Supreme Court retains affirmative action if needed for diversity


WASHINGTON - Defying widespread expectations that they were on the brink of doing away with affirmative action in higher education, the Supreme Court justices Monday upheld using race as a factor in admissions decisions but said colleges and universities must prove that race-based policies are truly necessary to achieve diversity.

The ruling, after eight months of internal debate, brought conservative and liberal justices together on a middle-ground approach that reaffirms the importance of diversity on campus but nudges college officials to try “race-neutral” policies for enrolling more minority students.

Colleges and universities may consider a student’s race in their admissions policies, the high court held in a 7-1 decision covering the University of Texas, but only if doing so is necessary to achieve racial and ethnic diversity on campus.


The decision by Justice Anthony M. Kennedy opened new routes by which affirmative action plans can be challenged. But it also marked the first time that he and two other conservative members of the court, Chief Justice John G. Roberts Jr. and Justice Samuel A. Alito Jr., had endorsed the use of race as one factor in college admission decisions.

DOCUMENT: The affirmative action ruling

The outcome came as a relief to university officials and civil rights advocates. Since the justices agreed to hear the case last year, many had expected the conservative majority to use it as a vehicle to end affirmative action in education. Critics of such policies said they were pleased the justices remain skeptical of the idea of treating applicants differently because of their race.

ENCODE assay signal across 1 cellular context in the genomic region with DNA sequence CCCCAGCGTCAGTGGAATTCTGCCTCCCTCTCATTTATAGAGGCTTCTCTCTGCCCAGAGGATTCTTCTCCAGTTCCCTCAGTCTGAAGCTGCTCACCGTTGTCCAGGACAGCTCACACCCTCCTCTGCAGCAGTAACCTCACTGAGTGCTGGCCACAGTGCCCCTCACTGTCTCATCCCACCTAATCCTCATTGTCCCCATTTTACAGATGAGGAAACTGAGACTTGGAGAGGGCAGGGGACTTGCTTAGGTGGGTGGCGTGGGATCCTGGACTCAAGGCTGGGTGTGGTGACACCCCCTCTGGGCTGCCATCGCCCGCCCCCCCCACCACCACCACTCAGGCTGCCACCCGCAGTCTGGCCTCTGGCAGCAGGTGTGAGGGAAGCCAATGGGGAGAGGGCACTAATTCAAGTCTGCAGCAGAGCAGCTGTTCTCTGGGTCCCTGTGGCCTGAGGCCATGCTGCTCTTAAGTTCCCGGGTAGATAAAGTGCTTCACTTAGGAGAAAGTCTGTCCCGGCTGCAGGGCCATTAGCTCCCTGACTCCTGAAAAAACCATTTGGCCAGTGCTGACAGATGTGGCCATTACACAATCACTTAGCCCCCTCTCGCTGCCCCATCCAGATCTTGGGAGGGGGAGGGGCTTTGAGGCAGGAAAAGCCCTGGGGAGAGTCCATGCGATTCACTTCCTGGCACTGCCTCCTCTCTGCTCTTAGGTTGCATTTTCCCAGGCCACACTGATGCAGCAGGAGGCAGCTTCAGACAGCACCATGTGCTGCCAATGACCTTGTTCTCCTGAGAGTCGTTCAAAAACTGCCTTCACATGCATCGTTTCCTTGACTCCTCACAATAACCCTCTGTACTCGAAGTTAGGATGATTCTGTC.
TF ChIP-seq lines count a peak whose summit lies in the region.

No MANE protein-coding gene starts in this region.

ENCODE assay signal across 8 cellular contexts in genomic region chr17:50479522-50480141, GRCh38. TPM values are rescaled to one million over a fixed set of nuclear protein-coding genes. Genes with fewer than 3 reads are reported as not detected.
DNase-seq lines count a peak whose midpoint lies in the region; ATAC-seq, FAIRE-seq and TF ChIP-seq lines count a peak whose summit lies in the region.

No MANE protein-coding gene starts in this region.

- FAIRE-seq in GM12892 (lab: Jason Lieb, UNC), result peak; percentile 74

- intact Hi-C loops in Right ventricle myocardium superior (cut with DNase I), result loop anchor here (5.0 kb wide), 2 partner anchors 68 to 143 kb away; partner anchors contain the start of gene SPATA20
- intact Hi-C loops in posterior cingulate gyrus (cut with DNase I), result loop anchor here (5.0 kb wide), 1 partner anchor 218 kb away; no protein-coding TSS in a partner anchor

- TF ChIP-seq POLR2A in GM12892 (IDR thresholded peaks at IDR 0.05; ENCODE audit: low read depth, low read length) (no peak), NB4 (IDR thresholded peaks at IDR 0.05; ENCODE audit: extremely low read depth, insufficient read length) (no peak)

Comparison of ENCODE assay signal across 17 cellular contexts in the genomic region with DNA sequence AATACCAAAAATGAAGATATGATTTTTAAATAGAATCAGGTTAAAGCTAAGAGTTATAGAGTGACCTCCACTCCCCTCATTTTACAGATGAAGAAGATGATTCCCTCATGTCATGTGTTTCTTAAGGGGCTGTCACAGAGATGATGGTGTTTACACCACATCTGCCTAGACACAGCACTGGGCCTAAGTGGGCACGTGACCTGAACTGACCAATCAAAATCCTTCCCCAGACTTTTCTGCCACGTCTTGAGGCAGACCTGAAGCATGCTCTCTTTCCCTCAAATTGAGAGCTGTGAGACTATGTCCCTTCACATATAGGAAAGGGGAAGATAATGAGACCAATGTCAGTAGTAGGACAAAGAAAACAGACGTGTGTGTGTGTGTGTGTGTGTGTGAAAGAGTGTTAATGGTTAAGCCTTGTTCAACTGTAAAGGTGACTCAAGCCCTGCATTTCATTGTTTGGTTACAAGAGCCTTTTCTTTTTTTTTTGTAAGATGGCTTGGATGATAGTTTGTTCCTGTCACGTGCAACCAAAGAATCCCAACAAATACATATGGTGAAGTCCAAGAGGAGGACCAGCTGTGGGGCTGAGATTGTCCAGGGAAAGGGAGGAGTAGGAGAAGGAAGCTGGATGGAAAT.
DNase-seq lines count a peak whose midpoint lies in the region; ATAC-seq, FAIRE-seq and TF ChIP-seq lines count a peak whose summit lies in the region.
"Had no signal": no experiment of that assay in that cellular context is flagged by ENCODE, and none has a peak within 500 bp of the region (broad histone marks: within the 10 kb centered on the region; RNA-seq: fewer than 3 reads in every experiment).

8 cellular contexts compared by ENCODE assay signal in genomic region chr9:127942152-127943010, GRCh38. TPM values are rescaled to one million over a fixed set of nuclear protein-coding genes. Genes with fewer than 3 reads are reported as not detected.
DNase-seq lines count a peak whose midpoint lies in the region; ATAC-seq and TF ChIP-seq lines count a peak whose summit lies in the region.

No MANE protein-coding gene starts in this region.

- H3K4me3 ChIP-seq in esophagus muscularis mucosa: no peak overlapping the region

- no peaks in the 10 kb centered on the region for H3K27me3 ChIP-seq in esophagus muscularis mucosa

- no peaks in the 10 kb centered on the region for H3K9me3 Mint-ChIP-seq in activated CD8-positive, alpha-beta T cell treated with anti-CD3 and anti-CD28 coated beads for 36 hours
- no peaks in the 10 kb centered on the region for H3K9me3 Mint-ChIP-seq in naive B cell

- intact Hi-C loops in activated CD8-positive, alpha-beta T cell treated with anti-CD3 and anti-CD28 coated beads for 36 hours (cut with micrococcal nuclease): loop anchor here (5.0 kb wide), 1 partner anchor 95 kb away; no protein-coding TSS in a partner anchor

The decision settled surprisingly little about the particular controversy in front of the justices. They did not rule on the constitutionality of a University of Texas admissions policy that was under review, nor on whether the university had violated the rights of Abigail Fisher, a white applicant who was turned down in 2008.

Instead, they reversed a lower court that had upheld the Texas policy. The justices told the U.S. 5th Circuit Court of Appeals to decide whether the Austin campus still needed to give a preference to some minority applicants. The justices noted that the state’s “top 10” law, which awards college admission to top high school graduates, has already led to an influx of Latino and black students.

Citing that improvement, Kennedy said it was no longer clear the university must give an edge to black or Latino applicants to ensure a significant percentage of minorities on campus. The judges who review the Texas policy “must ultimately be satisfied that no workable race-neutral alternatives would produce the educational benefits of diversity,” he said. “If a non-racial approach” could work to bring about diversity, “then the university may not consider race,” he said in University of Texas vs. Fisher.


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